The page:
External to the Microkernel and common services are personalities that provide the specific services for the operating systems. Personalities are actually application loaders and launchers. They let you run operating system-specific applications on multiple operating systems. Personality specific services work with the personality server and personality neutral services to map application requests to the correct services with the proper semantics.

Personalities reflect particular operating environments, such as UNIX, DOS, OS/2, and more. You can run one or more of these person alities on top of the Microkernel and the common services. You can choose which personality is dominant and which personality is alternate. The dominant personality provides the look and feel of the system (that is, the user interface). It provides the default runtime semantics, as well as the runtime and execution environment. The alternate personalities will respond to a set of requests from the dominant personality. For example, the UNIX dominant personality looks to the other personalities to recognize, load, and launch anything other then an UNIX application. However, the UNIX personality will handle all UNIX applications itself.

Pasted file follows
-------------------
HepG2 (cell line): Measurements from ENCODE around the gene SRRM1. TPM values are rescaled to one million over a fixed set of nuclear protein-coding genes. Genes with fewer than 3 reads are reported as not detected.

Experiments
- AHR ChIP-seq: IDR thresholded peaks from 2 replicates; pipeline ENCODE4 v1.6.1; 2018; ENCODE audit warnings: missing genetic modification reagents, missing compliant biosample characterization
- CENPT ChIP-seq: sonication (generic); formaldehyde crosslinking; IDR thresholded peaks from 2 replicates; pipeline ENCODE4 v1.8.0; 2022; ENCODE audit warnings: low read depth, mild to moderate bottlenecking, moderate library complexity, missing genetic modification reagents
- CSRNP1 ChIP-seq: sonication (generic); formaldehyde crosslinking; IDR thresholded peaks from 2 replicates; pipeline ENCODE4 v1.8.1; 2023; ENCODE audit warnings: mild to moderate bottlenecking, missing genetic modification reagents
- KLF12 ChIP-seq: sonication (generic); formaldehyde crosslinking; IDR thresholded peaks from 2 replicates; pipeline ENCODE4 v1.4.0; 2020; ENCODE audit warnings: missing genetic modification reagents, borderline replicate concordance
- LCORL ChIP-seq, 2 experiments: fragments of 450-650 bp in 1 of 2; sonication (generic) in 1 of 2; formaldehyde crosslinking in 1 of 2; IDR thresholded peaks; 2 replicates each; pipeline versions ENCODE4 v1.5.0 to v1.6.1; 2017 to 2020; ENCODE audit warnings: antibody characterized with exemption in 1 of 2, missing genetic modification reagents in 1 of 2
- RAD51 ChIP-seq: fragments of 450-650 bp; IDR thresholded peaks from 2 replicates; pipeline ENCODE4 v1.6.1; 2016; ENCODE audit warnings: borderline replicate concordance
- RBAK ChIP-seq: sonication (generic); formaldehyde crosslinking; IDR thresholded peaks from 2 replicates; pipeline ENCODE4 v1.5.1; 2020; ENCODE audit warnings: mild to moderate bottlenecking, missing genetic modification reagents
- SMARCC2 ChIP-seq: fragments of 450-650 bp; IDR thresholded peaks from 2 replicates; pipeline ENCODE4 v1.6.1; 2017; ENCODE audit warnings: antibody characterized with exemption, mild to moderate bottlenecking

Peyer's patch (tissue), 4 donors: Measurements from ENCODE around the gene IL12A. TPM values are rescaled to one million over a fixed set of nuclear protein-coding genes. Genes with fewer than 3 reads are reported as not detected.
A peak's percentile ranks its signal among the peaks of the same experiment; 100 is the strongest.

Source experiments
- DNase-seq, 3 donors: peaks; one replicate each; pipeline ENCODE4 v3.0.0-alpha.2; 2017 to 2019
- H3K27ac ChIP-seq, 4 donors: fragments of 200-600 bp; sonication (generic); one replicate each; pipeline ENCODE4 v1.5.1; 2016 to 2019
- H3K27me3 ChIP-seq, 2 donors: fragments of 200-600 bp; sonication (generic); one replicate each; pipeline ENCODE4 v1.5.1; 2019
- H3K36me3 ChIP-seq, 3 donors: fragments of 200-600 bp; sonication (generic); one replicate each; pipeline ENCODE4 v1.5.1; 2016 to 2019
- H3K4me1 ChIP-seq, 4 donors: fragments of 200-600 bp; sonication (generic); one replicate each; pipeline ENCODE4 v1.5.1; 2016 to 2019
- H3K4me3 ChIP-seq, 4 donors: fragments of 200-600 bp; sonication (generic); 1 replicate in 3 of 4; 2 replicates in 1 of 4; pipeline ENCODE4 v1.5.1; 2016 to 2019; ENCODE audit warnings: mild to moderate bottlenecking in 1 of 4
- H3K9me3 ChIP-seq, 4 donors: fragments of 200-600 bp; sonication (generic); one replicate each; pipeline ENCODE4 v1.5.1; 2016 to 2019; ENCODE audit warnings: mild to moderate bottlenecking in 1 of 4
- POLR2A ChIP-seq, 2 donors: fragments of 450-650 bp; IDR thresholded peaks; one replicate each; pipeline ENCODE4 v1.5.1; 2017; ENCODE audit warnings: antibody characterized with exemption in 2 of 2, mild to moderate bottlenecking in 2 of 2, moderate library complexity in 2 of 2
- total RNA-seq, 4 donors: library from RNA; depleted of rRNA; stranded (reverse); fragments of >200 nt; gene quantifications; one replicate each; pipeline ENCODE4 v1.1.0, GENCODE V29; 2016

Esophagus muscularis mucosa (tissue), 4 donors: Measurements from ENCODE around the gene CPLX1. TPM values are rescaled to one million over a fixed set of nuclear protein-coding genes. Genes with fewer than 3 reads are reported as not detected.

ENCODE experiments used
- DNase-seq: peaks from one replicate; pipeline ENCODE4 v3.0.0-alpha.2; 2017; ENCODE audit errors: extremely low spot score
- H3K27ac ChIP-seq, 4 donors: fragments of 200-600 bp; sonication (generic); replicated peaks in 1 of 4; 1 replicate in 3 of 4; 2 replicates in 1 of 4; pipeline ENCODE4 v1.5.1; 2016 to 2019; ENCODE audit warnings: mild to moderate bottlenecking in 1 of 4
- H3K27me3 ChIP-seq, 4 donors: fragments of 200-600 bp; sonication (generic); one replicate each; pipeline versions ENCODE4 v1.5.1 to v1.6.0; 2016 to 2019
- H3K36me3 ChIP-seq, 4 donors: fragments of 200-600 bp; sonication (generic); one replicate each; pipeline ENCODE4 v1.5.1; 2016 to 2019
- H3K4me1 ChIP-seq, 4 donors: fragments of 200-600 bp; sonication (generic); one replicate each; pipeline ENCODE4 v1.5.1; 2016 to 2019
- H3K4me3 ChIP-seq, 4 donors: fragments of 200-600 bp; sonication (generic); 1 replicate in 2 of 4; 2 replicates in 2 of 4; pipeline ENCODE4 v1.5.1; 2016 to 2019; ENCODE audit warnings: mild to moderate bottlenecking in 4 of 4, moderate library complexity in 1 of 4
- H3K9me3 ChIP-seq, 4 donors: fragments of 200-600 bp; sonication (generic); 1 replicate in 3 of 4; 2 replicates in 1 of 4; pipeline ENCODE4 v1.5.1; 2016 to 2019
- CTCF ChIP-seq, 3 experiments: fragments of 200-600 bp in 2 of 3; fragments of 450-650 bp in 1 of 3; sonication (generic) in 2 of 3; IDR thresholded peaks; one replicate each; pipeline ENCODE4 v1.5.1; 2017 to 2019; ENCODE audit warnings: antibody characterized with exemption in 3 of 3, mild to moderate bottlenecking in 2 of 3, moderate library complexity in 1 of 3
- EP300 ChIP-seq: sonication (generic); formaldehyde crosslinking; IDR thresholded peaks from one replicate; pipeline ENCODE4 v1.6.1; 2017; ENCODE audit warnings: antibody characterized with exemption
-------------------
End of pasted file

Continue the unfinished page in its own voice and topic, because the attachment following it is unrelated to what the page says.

So, whatever your dominant personality is, your operating systems will look just like your system does today. Adding alternate personalities will grant you the enhanced flexibility of running additional operating system applications, such as UNIX.

So, What Does All This Mean to Me?

What this means to you, as a developer, is that using multiple personalities, you are going to have a flexible environment in which you can run not just one, but multiple applications across system platforms. It also means that you will be able to develop and test different flavors of your application on one machine in a uniform programming environment.

And, each personality will share a common look and feel...the Workplace Shell look. Workplace OSs are your key to a whole new level of computing. This reason is why they are your door to the future.

Reprint Courtesy of International Business Machines Corporation, © International Business Machines Corporation